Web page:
If I were to ask you these questions right now, would you be able to answer them?
- What does your company do?
- What product does your company sell, and how is it different from the competition?
- Who is this product for?
Seriously, stop reading right now and try to answer these questions aloud or in your head.
Can you answer these questions in 1-3 sentences and in a clear way that wouldn’t invite follow-up questions from an average customer?
Can everyone in your organization?
What is a Value Proposition?
A value proposition is simply a way to connect a product offering with customer needs in a clear way.
It should resonate with customers and would motivate them to try or buy your product. Essentially, the value proposition is synonymous with the unique selling proposition and product positioning.
In order to find its product-market fit, startups need to come up with value proposition statements for its products. Initially, they begin with a hypothesis or a simple guess.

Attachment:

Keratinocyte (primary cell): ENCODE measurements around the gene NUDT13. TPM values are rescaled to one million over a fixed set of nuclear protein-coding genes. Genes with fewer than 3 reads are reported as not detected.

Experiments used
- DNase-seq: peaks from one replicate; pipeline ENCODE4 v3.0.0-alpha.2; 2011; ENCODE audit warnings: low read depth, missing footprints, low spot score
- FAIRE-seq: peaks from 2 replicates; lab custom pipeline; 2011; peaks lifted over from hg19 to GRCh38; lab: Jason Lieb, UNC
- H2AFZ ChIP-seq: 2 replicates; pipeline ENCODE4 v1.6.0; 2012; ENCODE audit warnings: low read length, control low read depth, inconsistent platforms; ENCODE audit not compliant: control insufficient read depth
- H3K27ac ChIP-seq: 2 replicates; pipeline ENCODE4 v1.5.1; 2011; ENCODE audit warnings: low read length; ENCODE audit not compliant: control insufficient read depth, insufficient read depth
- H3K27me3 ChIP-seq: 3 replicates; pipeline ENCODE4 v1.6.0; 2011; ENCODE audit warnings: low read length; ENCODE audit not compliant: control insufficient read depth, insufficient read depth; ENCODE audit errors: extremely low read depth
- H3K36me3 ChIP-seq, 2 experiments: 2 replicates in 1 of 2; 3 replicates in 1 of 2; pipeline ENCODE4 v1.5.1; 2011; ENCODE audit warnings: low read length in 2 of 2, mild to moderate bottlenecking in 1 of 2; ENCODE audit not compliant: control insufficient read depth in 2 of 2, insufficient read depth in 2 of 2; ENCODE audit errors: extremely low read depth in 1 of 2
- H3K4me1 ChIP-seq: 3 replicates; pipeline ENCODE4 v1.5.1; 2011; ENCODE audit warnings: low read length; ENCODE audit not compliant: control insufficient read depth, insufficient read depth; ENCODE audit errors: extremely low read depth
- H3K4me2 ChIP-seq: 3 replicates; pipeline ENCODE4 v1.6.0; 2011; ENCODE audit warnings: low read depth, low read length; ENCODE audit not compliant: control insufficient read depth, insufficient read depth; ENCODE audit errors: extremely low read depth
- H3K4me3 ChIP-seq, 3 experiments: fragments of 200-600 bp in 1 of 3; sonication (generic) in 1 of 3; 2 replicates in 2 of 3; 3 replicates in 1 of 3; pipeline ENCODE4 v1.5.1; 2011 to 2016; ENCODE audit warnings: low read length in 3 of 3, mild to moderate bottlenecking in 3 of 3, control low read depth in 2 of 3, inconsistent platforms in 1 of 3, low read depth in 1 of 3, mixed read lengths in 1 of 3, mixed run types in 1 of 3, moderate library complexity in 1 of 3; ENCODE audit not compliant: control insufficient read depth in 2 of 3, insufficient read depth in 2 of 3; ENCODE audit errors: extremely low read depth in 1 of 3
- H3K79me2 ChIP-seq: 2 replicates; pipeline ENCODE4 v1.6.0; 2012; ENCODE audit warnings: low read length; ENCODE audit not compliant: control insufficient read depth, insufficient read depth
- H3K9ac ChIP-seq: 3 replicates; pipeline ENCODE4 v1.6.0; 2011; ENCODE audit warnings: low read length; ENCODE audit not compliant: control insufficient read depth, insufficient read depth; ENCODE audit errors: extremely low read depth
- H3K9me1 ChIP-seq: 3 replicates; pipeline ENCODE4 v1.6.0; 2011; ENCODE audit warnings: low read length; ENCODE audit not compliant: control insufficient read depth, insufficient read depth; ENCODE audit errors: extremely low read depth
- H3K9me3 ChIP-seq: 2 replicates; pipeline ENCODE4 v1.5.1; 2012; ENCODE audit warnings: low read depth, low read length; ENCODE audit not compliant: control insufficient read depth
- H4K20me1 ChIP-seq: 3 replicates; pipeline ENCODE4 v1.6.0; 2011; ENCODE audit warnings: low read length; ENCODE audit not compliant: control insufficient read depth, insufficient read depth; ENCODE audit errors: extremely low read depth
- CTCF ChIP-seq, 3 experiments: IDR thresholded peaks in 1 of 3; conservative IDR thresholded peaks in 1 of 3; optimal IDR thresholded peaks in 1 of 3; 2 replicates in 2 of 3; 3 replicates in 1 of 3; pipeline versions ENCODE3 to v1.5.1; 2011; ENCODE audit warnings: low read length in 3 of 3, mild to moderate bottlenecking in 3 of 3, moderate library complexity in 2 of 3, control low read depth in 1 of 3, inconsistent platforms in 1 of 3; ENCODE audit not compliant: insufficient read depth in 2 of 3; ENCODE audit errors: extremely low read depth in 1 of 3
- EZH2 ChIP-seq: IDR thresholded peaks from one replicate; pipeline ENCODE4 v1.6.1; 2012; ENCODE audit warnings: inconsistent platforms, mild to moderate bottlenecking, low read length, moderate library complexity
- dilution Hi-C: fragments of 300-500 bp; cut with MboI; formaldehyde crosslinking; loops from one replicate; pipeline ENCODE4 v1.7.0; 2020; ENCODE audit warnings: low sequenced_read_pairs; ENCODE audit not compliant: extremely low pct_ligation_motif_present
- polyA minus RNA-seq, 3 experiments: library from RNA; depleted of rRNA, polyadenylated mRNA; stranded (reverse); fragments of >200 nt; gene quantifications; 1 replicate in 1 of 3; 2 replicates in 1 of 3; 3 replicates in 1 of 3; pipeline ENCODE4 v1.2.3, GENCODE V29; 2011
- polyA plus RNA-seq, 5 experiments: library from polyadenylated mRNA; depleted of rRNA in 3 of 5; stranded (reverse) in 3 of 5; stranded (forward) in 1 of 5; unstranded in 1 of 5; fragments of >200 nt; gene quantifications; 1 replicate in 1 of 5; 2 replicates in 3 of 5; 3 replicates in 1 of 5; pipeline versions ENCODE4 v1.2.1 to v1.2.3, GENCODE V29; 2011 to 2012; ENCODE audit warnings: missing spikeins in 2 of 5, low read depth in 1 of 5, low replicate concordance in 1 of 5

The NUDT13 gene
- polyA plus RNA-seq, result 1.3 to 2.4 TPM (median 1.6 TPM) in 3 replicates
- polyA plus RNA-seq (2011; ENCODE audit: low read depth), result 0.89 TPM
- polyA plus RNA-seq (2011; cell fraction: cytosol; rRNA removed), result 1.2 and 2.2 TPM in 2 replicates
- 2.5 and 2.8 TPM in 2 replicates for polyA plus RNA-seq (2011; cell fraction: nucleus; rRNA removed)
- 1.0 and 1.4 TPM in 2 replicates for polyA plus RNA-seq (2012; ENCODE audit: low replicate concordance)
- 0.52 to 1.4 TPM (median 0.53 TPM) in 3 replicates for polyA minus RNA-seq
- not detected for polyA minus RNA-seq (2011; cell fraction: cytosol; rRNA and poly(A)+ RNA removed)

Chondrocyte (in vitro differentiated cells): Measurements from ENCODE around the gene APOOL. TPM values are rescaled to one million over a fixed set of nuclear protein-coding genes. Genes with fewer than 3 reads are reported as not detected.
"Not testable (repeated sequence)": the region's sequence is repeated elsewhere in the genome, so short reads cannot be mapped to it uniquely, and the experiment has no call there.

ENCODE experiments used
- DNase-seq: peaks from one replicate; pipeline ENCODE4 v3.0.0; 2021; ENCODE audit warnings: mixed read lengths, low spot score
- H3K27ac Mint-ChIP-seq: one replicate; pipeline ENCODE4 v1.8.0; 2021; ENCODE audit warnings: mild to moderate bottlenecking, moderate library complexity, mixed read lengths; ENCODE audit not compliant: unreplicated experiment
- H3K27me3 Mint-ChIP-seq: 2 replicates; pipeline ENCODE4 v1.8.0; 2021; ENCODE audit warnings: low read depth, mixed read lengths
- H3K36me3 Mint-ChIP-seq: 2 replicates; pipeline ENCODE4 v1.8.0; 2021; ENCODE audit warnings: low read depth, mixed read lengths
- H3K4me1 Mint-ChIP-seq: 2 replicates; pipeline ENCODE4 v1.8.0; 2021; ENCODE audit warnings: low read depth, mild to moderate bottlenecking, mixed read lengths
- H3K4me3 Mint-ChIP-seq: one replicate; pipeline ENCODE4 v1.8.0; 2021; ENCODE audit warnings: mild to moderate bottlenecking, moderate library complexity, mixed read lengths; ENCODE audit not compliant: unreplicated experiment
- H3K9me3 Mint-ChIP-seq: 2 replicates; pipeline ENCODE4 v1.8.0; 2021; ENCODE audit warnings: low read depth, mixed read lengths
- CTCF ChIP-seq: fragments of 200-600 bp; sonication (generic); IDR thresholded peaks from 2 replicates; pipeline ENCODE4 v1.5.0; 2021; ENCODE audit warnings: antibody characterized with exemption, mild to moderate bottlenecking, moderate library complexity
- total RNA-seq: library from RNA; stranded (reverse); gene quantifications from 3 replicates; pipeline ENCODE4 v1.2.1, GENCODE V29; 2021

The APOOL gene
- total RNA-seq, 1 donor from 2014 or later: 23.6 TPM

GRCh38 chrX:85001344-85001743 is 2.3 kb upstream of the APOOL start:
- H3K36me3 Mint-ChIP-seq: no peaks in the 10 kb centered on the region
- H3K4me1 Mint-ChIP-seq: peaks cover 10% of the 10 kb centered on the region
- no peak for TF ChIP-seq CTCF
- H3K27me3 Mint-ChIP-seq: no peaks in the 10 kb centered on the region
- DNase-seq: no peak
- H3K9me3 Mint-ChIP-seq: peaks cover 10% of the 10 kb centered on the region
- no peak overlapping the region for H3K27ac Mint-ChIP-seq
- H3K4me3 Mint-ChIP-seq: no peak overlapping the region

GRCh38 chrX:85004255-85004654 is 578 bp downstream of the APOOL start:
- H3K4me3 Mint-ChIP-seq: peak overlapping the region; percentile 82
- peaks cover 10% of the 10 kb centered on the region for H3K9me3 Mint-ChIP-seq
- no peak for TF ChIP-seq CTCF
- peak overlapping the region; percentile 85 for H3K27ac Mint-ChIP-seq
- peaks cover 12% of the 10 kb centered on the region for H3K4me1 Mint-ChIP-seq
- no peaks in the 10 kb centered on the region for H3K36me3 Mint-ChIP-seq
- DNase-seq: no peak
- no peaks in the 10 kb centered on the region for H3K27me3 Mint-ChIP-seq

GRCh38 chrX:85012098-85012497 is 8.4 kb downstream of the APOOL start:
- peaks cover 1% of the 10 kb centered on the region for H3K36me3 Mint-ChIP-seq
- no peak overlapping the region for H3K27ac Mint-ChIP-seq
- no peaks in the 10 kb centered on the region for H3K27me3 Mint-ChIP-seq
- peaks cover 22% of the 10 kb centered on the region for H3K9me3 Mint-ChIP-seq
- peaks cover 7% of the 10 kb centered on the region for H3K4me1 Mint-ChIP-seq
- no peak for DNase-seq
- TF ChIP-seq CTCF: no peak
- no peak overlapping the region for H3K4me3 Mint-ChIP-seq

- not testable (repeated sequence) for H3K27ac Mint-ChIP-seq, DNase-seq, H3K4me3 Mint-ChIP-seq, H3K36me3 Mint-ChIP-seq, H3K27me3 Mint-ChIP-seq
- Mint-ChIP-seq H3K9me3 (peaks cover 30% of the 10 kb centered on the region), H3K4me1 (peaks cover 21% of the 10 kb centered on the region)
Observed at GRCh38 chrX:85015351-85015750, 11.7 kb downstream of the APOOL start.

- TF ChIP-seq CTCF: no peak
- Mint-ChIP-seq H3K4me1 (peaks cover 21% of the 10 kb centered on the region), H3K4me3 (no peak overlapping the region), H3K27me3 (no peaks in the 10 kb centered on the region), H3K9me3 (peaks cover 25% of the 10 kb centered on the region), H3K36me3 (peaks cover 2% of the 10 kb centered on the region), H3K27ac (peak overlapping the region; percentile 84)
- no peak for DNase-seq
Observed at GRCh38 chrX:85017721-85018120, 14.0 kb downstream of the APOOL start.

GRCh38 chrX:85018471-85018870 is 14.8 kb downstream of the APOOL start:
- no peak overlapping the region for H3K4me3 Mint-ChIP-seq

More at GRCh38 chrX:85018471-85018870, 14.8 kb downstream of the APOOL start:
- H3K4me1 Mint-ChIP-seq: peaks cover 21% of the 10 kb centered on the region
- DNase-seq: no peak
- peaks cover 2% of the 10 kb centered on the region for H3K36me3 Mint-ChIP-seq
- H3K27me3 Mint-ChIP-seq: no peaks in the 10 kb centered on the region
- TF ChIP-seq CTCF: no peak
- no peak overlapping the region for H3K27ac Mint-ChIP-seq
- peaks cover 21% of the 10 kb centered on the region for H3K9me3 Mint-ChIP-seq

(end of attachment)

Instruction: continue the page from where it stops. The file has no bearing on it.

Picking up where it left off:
This hypothesis then needs to be validated with customers and refined as the product evolves and as the company acquires more knowledge about the market and customers.
A validated value proposition statement is the ultimate outcome of finding the product-market fit. This statement should encapsulate the key insights you’ve gathered about customers, as well as unique product strengths.
Do You Need One?
If you don’t have one, you’re shooting in the dark. If you have one but it’s not validated, you might be deluding yourself.
Here are some practical benefits of developing a value proposition: